St. Thomas today is “almost unrecognizable” to biologist Kim Waddell, who lived on the island as a young man. Like its sister islands of St. Croix and St. John, it has developed dramatically in recent years. Although the human population hasn’t changed much – it’s still hovering near or under 100,000 – the human “presence” has spread into previously green spaces throughout the territory.
Citing statistics from the University of the Virgin Islands, Waddell said:
*In just 33 years, from 1985 to 2018, the number of buildings in the Virgin Islands doubled.
*The amount of “critical infrastructure” – things such as power lines – increased by 93 percent.
*And the number of roadways increased by 68 percent. (For St. Thomas alone, the percentage is a staggering 151 percent.)
In a small space, with limited resources and limited room for development, people have to make trade-offs, Waddell said. In the V.I., “we’ve had a lot of trade-offs already.”
His remarks came Thursday morning during the first day of a two-day workshop sponsored by UVI and the Virgin Islands Territorial Emergency Management Agency and funded by the Federal Emergency Management Agency.
The Hazard Mitigation and Resilience Workshop is the third such gathering. It is being held virtually, with Gregory Guannel, director of UVI’s Caribbean Green Technology Center, serving as host, and with speakers and attendees from academia, government and the nonprofit sectors.
Two members of the UVI team, research hydrologist Brian Neff and research scientist Gerald Bove, discussed some of the natural disasters that most threaten the territory. Those include hurricanes, flooding, drought and sea-level rise – all of which appear to be worsening in frequency and/or intensity because of global warming.
Human activity can directly impact the ability to cope with such disasters. As an example, Neff referenced the uptick in roadways in the territory. All that asphalt and cement facilitates faster, safer human travel – but it decreases the islands’ ability to deal with water runoff from heavy rains, hurricanes or other flood-inducing events.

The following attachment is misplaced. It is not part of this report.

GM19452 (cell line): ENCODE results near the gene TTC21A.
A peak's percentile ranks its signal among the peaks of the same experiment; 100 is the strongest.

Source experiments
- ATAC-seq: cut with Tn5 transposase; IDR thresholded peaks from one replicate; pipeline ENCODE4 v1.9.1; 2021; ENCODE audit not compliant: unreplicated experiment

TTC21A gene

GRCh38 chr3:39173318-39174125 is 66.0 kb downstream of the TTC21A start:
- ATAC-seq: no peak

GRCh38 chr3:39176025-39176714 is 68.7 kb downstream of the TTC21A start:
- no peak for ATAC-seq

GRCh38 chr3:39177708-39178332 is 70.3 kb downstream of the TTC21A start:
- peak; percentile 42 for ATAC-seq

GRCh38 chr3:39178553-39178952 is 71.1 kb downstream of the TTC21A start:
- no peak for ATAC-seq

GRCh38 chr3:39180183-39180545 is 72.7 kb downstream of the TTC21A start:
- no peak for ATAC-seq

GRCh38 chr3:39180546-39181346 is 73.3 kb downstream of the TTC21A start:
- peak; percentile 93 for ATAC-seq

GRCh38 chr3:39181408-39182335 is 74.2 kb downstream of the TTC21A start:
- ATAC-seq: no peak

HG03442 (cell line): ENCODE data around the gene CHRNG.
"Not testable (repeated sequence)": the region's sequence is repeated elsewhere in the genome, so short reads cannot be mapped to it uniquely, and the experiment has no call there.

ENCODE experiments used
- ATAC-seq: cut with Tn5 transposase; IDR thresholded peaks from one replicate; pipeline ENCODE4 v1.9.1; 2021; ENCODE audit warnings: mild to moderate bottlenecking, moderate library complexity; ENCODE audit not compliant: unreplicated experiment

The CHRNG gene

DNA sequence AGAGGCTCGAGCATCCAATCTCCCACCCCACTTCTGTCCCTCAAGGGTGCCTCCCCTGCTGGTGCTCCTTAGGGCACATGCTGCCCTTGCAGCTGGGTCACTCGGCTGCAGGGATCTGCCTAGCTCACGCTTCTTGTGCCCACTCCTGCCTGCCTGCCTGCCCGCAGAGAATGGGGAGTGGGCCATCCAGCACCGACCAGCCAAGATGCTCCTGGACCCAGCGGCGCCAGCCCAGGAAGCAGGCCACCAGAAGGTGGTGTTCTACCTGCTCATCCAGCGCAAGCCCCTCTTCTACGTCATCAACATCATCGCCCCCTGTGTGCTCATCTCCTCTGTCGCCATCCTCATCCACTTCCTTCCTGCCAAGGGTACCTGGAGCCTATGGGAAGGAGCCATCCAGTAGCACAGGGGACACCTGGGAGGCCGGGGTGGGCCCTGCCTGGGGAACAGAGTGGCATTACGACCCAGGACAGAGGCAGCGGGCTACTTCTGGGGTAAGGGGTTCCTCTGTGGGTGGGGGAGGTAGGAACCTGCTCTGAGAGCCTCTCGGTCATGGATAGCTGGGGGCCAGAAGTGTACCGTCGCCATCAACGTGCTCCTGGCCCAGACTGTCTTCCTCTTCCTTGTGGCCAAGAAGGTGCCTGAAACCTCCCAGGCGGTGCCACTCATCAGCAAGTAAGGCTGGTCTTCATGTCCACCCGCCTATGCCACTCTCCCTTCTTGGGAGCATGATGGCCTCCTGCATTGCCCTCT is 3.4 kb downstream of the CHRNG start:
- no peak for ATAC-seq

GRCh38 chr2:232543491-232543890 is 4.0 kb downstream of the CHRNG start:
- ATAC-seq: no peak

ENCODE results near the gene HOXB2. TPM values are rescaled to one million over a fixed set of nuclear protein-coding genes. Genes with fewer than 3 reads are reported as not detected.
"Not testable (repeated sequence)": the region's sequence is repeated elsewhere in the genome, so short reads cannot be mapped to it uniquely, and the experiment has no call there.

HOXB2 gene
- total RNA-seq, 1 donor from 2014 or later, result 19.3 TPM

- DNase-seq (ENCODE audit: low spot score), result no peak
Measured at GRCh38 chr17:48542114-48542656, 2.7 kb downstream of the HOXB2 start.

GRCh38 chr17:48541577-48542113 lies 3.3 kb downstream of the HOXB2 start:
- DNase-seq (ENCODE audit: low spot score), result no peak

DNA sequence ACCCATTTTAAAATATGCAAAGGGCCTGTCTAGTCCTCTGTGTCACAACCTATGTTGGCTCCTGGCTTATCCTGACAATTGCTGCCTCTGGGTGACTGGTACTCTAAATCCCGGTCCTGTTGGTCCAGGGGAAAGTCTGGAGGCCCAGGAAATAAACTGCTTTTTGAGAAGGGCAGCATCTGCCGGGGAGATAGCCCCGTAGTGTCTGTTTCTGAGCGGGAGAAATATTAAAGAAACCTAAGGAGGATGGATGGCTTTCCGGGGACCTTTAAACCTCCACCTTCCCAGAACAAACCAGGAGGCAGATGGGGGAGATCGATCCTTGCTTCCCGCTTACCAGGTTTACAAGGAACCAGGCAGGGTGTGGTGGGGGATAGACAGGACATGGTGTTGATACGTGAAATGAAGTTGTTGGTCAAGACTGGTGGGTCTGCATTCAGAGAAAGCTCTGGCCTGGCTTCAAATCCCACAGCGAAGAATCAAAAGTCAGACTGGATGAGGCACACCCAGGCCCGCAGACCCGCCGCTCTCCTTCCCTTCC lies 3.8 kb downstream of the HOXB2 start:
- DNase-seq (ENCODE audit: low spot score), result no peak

In the last five years, Neff said, street flooding has become a regular occurrence after just moderate rain events – nevermind tropical storms or major hurricanes.
Neff’s colleague, Bove, said the islands are especially vulnerable to wind damage. Not only do they lie in the general path of Atlantic tropical cyclones, but their topography encourages intense wind speeds. A storm’s sustained winds may measure 50 mph on the coast, but those winds strengthen as they scale mountainous terrain and can easily be over 80 mph by the time they reach homes perched on hillsides. Or, for a more dramatic example, winds clocked at 140 mph at sea level, can be 240 mph at the islands’ peak.
Earthquakes are also a real threat to the islands, Bove said. Neighboring Puerto Rico has suffered 10 quakes at or near 5.0 magnitude in the last 10 months. The Virgin Islands has “comparable risk.”
As for the tsunamis that can follow earthquakes, Bove said the territory is not as susceptible as some areas in the far east, but a tsunami is still a “real threat.” There are several natural sources for development, he said, including the Puerto Rico trench and the Virgin Islands trough.
There is little people can do to “hard engineer” against a tsunami, he said. “Really evacuation is the key,” which means warning systems and education are the best defense.
For many other disasters, however, the various speakers suggested there are a variety of mitigation efforts that can and should be employed, such as refining building codes and mapping areas at greatest risk for impacts.